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King's College London - Health: More than a medical matter






Ten questions for Dr Julian Huppert MP

12 July 2010

By Dr Vivienne Raper

Appeared in BioNews 566

Before Dr Julian Huppert was elected MP for Cambridge in May this year, he was a computational biologist at Cambridge University studying the structure and function of DNA. Now, he's one of only two scientists with PhDs in parliament. BioNews quizzed him about science funding, synthetic biology and the shortage of scientists in politics.

Tell me more about your research into genetics?

I worked on the structure and function of DNA. People know DNA is a double helix, but it can have many other shapes too. I was interested in those structures and what effect they can have on biology and nanotechnology. In particular, we were working on how four-stranded structures called G-quadruplexes, which form from some DNA sequences that have lots of guanine, control gene regulation.

What do you think are the main barriers to further progress in genetics research?

I think part of the problem is working out the relevance of the work that's been done. I think there's lots of really nice research, but translating more of it into real benefits would be quite useful. By that I don't mean to argue that anything has to be impacts driven - I'm not a supporter of the impacts model - but I think we are at a stage where utility would be a great thing to come out of genetics research.

To make that happen, one of the issues is consistency of funding. We train a lot of people who then get very discouraged trying to go from PhD to postdoc or trying to get a second postdoc because of the vagaries of the funding system.

Do you think it's a problem that there are so few MPs with a science background?

It's definitely a problem. There's first an issue about the number of scientists. If you talk about scientists with PhDs, for example, there are now only two of us. One could also take a slightly broader definition and include people with any sort of science, technology, engineering and maths degree - you'd find a bigger number.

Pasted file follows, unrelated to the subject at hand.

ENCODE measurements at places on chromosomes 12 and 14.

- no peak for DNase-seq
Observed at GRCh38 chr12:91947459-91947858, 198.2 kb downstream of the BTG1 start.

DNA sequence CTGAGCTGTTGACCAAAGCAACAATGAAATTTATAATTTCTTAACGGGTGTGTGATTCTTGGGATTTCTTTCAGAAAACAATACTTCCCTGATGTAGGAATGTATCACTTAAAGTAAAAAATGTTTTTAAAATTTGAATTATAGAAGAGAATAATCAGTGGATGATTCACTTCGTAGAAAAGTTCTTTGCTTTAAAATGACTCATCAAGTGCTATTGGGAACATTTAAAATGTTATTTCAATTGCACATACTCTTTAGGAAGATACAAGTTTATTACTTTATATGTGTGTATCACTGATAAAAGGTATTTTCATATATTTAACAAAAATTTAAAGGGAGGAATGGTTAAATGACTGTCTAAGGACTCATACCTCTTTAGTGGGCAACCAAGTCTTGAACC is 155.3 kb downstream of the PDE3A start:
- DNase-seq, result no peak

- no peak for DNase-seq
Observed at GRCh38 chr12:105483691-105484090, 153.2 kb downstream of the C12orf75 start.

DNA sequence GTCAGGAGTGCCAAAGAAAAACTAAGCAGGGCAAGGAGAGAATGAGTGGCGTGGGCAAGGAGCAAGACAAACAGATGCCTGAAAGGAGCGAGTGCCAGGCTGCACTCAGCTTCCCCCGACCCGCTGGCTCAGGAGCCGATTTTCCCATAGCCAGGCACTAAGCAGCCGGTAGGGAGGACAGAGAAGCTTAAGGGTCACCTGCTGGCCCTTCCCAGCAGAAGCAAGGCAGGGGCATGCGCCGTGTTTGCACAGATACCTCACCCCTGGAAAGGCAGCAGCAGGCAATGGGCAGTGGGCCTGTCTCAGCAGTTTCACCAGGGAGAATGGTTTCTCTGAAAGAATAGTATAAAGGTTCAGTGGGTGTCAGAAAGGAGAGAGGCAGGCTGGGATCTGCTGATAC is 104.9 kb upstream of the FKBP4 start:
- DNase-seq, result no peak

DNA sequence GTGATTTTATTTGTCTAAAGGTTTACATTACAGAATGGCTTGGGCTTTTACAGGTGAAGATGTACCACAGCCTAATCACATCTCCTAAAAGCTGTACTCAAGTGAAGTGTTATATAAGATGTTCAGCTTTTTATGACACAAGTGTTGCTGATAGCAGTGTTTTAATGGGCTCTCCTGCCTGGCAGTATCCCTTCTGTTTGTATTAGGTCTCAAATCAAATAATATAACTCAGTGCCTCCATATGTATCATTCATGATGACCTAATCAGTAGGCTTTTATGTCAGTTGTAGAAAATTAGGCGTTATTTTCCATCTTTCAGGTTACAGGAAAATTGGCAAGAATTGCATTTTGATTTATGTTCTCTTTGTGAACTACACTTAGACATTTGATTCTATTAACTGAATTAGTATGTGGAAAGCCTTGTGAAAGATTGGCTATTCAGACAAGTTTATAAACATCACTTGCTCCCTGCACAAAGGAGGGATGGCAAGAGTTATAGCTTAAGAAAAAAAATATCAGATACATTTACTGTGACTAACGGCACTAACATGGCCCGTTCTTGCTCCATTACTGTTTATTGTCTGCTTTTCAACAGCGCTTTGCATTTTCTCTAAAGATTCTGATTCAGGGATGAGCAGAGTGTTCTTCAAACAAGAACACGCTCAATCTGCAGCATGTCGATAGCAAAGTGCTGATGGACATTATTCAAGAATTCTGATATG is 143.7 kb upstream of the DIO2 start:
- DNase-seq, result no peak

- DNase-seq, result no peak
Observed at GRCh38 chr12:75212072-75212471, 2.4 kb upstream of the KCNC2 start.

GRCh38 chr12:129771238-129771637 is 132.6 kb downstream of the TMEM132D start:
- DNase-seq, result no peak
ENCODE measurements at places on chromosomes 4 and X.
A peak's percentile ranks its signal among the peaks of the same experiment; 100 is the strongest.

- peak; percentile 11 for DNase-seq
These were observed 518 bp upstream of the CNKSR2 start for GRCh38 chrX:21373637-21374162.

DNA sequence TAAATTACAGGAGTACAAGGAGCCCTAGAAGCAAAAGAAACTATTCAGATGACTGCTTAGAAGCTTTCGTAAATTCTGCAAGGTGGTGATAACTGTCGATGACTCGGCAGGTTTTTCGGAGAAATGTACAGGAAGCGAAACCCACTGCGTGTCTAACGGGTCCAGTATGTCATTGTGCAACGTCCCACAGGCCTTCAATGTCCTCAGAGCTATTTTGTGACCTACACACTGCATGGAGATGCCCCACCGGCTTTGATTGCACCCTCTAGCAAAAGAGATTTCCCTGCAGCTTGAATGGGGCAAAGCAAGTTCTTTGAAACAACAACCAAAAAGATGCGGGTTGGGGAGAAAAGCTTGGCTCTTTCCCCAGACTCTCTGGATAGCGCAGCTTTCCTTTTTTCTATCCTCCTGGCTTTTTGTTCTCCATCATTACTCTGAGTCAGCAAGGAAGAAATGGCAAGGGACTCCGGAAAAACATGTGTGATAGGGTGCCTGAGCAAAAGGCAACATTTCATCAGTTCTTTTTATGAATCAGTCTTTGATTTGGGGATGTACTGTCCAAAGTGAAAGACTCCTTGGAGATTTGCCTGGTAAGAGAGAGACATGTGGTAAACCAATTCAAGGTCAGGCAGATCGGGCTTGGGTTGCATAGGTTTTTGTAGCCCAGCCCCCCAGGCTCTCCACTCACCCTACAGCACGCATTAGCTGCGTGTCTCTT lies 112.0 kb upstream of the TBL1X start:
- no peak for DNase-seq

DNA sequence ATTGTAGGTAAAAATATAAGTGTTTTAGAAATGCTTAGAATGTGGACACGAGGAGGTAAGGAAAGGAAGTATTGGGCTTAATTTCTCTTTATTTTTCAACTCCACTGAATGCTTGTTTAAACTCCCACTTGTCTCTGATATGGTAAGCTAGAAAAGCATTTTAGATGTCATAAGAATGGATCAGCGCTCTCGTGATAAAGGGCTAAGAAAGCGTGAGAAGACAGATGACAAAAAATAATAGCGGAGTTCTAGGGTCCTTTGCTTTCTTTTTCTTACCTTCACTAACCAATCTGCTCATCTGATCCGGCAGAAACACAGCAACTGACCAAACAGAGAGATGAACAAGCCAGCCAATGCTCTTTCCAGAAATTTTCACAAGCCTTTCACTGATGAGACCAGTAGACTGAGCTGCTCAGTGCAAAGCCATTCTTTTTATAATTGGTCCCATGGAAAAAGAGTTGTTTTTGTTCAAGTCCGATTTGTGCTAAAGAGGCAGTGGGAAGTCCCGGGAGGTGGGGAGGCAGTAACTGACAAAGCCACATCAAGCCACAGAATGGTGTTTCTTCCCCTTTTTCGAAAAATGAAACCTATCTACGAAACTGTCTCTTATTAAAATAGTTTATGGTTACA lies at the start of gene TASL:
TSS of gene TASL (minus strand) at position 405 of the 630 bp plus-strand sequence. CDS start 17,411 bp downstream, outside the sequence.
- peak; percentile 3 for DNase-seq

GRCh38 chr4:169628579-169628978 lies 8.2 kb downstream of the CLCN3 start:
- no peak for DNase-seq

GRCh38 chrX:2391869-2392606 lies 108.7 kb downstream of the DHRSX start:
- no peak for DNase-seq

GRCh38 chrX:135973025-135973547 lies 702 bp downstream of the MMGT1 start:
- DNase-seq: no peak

However, you don't have to have a science PhD to understand what's going on. If you take someone like Phil Willis, for example, he was an excellent Chairman of the Science and Technology Select Committee despite not being a scientist at all. But, unfortunately, there are not enough MPs who take a serious interest in science and too many who are possibly anti-science.

What do you think are the barriers to more scientists getting elected to parliament?

Some careers have more of an advantage for getting in. What we're seeing is an increase in career politicians who have been parliamentary researchers and moved on - most scientists don't do that. We're also seeing a big increase in people in the PR, marketing and media area, which has a simpler follow-through.

What do you hope to achieve for science now you're an MP?

In terms of what I hope to achieve for science: better stability of funding and more understanding from Government about the role of science.

But there's also using the scientific method, almost, to inform everything that we do. The ideas of trials, experimentation and proper evaluation are really important and apply in almost every field the Government is involved with - from climate change to transport and sentencing policy.

It's a decade since the human genome was decoded. What do you think has been the biggest step forwards in those ten years and what has been the greatest disappointment?

The disappointment, in many ways, is that it hasn't told us as much as we hoped it would. There was a huge amount of hype about decoding the human genome - that we would know everything about the causes of human disease. This hasn't come to pass - it's just not the case.

We also thought it was the exact sequence that matters, but we now know that CNVs (copy number variants) matter and that 'junk' DNA isn't junk. We also know that epigenetics plays a large role and levels of RNA very early on play a huge role in childhood. So I guess, in some sense, the message is that we've learned that so much else matters.